Know before you go: Zumba class
Aficionados don’t think of Zumba as a workout; it’s more like going to a party where you happen to burn a load of calories while having a ton of fun.
“Zumba is like exercise in disguise,” says instructor Michele Bastos, the U.S. regional group fitness manager for Crunch Fitness. It’s also a worldwide phenomenon, with classes now offered in 180 countries and with more than 15 million participants dancing through the workout each year.
“For one hour you can just walk in and forget about everything else going on!” Bastos says. Here’s the scoop on this ever-popular dance workout.
Before class begins...
Find a spot where you can see the instructor. Most Zumba teachers are taught to use non-verbal cues, meaning there’s a lot of gesturing rather than someone telling you to “turn left” or “step right.” Laura Wagner, a Zumba instructor in New York City, says: “We want people to really feel the music rather than listening for instructions. You’ll be more engaged and have a lot more fun.”
Leave anxiety at the door
Don’t worry if you have two left feet. “If you can walk, you can dance!” Bastos says. “The beauty of the class is that the choreography is very easy to follow, so anyone can do it.” You don’t have to worry about memorising a ton of steps or sequences, either: most of the dances repeat the same basic movements each song, so you'll be an expert before you know it!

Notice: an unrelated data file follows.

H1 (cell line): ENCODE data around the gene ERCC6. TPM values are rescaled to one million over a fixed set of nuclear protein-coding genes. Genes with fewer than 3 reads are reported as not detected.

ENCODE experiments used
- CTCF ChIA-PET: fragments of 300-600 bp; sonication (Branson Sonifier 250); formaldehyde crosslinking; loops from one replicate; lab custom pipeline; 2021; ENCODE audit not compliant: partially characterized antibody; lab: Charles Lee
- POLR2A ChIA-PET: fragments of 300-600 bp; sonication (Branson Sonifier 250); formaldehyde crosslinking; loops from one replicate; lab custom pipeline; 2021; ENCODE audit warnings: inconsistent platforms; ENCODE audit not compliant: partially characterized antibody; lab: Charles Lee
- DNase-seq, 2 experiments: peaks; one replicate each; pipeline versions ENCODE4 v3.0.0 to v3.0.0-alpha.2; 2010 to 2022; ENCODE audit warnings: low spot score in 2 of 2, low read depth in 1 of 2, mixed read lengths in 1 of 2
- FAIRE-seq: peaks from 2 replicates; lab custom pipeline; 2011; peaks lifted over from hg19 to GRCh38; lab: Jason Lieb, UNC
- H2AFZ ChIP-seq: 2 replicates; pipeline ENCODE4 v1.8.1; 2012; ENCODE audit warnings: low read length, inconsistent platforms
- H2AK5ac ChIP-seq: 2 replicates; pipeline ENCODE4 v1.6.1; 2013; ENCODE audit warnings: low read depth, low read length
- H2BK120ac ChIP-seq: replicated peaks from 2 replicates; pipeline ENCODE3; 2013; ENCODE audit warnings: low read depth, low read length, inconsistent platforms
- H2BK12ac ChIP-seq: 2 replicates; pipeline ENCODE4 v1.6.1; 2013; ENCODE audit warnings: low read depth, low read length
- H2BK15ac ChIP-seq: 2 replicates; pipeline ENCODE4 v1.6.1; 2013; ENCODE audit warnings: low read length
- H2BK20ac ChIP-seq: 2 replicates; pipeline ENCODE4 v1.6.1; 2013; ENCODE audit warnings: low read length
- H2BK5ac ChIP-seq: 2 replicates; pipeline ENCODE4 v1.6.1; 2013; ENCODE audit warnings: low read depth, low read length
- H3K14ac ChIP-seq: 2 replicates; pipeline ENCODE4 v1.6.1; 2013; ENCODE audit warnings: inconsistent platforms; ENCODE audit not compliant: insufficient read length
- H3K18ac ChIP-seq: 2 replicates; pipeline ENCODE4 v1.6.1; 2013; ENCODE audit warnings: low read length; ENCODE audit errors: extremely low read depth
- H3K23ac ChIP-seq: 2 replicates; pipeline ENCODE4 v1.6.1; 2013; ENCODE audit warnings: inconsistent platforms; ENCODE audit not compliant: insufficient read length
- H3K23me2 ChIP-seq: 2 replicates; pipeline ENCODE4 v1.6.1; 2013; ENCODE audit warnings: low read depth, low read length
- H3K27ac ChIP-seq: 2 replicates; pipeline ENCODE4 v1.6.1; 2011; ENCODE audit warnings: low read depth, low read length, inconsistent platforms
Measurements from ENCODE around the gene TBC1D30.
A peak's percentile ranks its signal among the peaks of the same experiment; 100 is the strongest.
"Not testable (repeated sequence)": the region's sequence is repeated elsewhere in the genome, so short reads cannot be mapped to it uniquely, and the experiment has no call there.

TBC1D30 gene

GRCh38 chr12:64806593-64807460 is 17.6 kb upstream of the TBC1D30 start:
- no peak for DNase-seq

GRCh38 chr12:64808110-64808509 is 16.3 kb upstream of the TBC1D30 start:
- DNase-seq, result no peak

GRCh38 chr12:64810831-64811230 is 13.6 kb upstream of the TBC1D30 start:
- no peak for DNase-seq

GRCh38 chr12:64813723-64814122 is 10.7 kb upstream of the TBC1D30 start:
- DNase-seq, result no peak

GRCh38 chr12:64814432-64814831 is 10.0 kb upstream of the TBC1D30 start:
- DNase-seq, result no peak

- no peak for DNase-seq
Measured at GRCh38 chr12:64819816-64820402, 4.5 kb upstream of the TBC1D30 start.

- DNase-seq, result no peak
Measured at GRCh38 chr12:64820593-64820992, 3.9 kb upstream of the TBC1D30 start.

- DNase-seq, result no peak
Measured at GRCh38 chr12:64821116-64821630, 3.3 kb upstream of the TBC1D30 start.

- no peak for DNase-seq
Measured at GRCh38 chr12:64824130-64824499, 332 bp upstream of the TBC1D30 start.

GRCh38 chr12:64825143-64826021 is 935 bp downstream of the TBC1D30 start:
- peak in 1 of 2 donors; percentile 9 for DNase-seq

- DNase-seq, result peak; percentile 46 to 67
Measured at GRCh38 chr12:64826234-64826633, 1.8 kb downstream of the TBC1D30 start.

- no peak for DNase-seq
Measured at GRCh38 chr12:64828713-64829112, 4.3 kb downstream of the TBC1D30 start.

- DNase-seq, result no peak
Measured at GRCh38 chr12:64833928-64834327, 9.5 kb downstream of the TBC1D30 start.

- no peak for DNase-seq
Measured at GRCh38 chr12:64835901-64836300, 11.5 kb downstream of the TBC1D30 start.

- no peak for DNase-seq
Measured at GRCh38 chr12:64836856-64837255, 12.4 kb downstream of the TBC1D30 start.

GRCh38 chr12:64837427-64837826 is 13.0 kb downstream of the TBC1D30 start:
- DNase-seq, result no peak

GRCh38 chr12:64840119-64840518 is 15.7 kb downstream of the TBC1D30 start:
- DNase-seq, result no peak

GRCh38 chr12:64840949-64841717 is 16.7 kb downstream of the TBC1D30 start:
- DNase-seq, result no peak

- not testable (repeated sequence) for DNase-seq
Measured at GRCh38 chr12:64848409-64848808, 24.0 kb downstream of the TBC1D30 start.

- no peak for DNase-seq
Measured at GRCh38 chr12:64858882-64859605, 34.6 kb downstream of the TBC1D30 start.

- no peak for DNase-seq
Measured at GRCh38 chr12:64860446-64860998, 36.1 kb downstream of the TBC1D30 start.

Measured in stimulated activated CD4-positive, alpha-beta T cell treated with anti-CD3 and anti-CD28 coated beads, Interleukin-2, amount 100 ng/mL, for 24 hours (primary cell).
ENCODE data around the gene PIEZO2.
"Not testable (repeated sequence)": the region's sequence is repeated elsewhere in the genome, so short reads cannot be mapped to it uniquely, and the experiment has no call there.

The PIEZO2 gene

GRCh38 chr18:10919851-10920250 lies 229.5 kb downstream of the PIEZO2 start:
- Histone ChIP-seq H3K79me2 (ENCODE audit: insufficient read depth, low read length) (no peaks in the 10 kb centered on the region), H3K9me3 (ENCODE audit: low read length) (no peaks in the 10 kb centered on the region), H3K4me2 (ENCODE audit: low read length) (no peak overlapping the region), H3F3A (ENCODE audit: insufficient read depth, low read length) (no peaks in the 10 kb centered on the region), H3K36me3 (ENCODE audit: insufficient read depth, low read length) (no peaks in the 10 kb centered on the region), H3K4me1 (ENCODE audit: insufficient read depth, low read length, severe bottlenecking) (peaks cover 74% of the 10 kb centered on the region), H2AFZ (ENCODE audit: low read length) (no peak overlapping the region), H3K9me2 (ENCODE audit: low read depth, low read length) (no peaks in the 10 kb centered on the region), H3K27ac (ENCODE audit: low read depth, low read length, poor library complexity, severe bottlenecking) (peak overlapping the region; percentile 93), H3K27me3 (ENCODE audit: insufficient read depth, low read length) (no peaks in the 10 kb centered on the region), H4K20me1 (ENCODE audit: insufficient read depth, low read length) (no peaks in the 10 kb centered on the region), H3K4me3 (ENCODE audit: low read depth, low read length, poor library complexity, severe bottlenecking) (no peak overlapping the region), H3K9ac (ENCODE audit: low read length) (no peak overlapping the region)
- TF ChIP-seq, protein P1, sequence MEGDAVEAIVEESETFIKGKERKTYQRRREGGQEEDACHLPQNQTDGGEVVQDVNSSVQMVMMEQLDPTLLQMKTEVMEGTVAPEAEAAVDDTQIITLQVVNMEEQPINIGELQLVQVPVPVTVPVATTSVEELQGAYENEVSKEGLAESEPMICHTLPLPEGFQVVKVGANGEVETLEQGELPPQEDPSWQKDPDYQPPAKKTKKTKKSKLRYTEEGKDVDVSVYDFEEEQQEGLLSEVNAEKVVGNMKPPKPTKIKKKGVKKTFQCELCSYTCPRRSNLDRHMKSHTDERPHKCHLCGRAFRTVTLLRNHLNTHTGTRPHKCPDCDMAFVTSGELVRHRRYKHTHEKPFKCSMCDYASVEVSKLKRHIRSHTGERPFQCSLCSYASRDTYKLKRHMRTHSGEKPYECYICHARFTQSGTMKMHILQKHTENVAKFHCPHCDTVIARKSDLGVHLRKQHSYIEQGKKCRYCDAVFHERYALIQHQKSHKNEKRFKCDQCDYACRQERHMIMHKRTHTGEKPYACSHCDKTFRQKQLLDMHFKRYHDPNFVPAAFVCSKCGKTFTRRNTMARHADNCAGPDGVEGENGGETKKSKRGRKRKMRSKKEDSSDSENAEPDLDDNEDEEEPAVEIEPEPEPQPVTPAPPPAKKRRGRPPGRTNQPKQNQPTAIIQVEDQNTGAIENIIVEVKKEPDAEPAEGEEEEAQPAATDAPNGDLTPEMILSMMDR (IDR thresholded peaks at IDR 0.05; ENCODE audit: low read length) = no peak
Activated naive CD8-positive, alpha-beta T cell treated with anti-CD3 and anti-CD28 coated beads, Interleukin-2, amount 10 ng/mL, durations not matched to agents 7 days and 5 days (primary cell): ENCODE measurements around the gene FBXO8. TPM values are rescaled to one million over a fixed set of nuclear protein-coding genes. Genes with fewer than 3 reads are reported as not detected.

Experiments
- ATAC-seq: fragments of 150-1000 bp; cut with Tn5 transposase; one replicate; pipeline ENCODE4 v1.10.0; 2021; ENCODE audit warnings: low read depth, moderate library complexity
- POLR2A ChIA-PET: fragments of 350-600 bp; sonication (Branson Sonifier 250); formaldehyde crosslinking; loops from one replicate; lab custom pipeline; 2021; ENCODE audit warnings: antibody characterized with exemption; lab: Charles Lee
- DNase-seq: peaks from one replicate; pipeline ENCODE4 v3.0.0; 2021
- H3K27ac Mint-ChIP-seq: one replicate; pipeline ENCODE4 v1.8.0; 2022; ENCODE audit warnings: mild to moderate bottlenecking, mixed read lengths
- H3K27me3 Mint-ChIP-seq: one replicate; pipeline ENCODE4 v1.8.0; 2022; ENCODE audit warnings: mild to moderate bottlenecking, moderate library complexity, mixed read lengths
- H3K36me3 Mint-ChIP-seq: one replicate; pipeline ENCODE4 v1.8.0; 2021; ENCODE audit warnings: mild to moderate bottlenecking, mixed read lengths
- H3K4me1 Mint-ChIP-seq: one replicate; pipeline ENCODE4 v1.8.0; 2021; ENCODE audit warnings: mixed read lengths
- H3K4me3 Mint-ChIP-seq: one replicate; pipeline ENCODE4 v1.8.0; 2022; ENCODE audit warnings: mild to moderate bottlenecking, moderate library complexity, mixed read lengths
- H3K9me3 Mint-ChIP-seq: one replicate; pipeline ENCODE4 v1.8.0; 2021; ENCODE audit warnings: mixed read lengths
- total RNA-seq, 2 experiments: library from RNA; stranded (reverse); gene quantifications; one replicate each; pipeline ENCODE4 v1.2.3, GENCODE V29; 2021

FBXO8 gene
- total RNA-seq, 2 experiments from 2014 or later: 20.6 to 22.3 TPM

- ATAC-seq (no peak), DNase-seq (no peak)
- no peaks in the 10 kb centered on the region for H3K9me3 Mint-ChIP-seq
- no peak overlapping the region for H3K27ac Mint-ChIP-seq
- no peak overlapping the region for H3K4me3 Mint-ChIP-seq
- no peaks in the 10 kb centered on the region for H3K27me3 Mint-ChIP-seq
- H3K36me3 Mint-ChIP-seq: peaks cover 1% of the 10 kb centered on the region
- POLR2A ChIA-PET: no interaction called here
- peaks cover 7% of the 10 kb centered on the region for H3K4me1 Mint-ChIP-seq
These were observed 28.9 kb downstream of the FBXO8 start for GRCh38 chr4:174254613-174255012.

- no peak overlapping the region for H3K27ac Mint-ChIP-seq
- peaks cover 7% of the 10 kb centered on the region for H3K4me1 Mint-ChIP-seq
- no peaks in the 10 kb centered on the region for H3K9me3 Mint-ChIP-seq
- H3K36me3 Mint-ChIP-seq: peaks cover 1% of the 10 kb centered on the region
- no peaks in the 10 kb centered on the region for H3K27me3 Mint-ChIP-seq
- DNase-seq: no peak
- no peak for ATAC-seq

Lots of energy
Zumba routines feature aerobic/fitness interval training with a combination of fast and slow rhythms that tone and sculpt the body. “You’re going the whole time,” Wagner says. “The goal is to get your heart rate up but in a way that you can keep at it for a full hour.”
No dance pumps here: Zumba is still a workout, which means you need the appropriate footwear. Look for an athletic shoe that offers ankle support since you’ll be doing a lot of turning and pivoting. “There will be lots of shaking and shimmying as well as a combination of high and low-impact moves,” Bastos says. “The use of athletic shoes will help with absorbing impact and overall support.”
Something about the upbeat nature of the class makes students want to wear bright, happy hues, Wagner says. Just be sure whatever you’re wearing can help wick away the sweat that comes from moving your feet (and the rest of you!) to the beat.
A world beat
The classes feature a fusion of Latin and international music rhythms, and you’ll find moves from dance styles like salsa, samba and soca, plus belly dancing, African and Indian dance styles (such as bhangra), hip-hop dance, and more. “We bring music from all different parts of the world together under the same roof,” says Wagner.
A variety of options
The original Zumba class is still the most popular, but since its inception in 2001, there have been lots of Zumba spinoffs, including Zumba Step, using the step platform, Zumba Toning, with an emphasis on strength training, and Aqua Zumba, done in the pool, among others.
An energetic crowd
Classes are often packed with students of all shapes, sizes, and ages. Some like to sing out loud, while others find themselves wrapped up in the rhythm. Zumba students should give themselves enough space to move around safely, Bastos says. “If you can reach both arms out to the side without touching your neighbour, then you're good to go,” she says. “Go with an open mind and an open heart,” Bastos adds, “and you’re guaranteed to walk out of the room smiling.”